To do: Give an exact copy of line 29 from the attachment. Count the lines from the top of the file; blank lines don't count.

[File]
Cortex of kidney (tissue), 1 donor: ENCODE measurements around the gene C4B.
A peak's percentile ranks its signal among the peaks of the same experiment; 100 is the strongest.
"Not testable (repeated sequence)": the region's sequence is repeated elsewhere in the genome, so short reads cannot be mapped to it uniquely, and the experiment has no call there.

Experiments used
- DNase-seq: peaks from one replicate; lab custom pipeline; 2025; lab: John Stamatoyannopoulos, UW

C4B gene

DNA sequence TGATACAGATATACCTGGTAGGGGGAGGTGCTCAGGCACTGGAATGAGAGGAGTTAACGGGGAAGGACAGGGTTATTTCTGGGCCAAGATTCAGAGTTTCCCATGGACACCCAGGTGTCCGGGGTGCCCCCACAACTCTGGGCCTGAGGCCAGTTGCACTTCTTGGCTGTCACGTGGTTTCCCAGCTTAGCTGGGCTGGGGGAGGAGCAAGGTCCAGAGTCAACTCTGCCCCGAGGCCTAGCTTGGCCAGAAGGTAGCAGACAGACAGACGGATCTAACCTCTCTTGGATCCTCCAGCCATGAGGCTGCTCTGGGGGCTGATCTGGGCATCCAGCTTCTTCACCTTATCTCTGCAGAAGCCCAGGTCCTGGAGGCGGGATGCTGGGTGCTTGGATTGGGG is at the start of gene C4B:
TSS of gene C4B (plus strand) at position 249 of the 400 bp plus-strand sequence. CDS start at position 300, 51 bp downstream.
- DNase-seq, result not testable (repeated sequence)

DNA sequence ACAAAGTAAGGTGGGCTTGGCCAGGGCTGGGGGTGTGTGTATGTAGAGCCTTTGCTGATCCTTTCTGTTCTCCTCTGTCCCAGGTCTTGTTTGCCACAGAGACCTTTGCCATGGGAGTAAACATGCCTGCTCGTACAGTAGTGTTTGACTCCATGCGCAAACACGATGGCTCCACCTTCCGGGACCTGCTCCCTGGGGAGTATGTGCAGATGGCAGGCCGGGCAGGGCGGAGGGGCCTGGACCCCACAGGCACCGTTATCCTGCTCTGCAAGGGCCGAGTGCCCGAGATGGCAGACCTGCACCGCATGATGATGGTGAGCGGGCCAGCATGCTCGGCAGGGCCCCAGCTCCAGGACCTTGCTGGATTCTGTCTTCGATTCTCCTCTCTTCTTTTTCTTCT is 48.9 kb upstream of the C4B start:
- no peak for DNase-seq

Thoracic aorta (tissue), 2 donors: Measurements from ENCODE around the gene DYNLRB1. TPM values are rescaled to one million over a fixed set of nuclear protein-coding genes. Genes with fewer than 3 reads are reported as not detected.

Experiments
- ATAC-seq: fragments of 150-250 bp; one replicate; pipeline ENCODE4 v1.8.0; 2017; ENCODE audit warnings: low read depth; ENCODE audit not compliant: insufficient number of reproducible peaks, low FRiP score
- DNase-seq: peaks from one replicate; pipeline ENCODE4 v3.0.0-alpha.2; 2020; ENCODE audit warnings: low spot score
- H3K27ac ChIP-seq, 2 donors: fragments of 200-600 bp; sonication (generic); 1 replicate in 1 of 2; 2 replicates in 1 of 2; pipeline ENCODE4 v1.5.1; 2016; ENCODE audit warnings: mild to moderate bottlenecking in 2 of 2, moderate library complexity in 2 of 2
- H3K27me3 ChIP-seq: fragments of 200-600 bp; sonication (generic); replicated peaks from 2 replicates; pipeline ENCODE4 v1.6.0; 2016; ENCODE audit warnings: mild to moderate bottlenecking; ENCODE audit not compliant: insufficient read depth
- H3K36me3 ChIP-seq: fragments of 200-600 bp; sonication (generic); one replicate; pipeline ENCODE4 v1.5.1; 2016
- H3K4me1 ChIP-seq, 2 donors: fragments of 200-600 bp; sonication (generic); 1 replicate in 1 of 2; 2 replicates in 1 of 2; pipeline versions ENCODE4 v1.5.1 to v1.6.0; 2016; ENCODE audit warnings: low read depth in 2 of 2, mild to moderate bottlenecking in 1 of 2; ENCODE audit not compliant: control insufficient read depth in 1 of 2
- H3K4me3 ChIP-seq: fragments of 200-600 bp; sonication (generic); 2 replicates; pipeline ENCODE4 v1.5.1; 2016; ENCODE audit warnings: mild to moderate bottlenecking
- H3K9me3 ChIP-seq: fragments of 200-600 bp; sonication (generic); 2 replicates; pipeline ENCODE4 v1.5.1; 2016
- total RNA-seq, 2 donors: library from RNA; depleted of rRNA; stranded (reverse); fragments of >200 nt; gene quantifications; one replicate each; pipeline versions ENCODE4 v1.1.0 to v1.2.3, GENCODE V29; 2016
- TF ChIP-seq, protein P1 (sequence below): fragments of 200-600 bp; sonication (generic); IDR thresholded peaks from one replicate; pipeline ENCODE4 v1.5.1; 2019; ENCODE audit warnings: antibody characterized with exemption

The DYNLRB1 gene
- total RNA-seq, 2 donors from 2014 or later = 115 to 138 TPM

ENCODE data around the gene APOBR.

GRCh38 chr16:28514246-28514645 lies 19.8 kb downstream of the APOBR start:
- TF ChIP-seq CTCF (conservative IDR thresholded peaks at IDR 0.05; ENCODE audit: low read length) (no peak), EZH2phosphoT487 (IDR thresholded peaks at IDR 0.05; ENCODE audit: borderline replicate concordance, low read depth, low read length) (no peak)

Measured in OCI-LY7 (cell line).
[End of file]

Measured in OCI-LY7 (cell line).